However, the State concerned at least hope that its language legislation will have a ripple effect on U.S. companies, and it is! Anyway, this usually involves official monolingualism that the state must take all steps to ensure that is maintained and enhanced the role of English as a common language, that public funds are never used to encourage any another language, that every citizen can force the state to implement the provisions relating to monolingualism and the courts have jurisdiction to hear cases for the purpose of implementing the provisions of the law.
Note that originally the Anglo-Saxons, who in turn become the Yankees, the White Anglo-Saxon Protestant (WASP) and the White ethnics, dominated throughout the Thirteen Colonies that gave birth to the American federation, because no of them being home to a national minority. The adoption of the federal system has not had to take account of ethnic differences, but rather to introduce an additional form of separation of powers and protect individual liberties. However, the problem of minorities began to wonder when the United States have expanded territorially, whether by settlement, the purchase or conquest. These new territories were home to people of different ethnic point of view: indigenous peoples and Hispanics (Chicanos or Latinos) from the west and southwest French Louisiana, Alaskan Inuit, Aleuts, Hawaiians, Puerto Ricans, etc.

In fact, English has always been the only language used by the U.S. government, whether in parliament, courts, utilities, signage, etc There were a few exceptions, for example, during the two world wars (1914-1918 and 1939-1945), while some messages were published in twenty languages. This expansive practice for English has always been present in the United States and it will not disappear anytime soon, especially since the "threat Hispanic" (the "Latin danger") risk of further strengthening, especially when presidents are conservative like George W. Bush.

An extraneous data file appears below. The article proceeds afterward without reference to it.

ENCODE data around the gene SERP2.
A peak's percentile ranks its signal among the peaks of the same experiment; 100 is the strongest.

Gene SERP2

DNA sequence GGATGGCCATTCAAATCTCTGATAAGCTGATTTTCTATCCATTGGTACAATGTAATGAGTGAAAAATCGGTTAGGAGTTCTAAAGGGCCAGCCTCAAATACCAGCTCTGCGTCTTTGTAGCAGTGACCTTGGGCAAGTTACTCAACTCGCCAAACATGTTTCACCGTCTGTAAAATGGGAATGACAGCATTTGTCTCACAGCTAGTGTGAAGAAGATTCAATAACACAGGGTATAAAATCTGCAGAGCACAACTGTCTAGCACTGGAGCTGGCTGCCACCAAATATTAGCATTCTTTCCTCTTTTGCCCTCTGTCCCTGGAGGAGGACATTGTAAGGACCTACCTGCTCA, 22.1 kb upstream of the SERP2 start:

In terms of language, in 1919, Franklin Roosevelt, to be President of the United States from 1932 to 1945, once made this statement “We have room for one purpose language here, and that is the English language, for we intend to see That the crucible turns our people out as Americans, of American Nationality, and not as dwellers in a polyglot boarding house.
The laws on bilingual education
Under pressure from Hispanic personalities, the U.S. Congress finally passed a few laws in matters of language. They all relate to education or bilingual education, apart from the measures provided for the right to vote. In the late sixties, members of Congress wanted to address the needs of a growing number of students who, because of their limited knowledge of English to non-existent, were perpetually failing at school; they were also disadvantaged compared to English-speaking children. This legislation was part of following the demands of black Americans and the passage of the Civil Rights Act (Civil Rights Act of 1964). Meanwhile, the facts showed that Hispanic students abandoned their studies heavily during schooling, while their number is growing in some states such as New Mexico, Arizona, Texas, Florida and even in the states of New York and New England.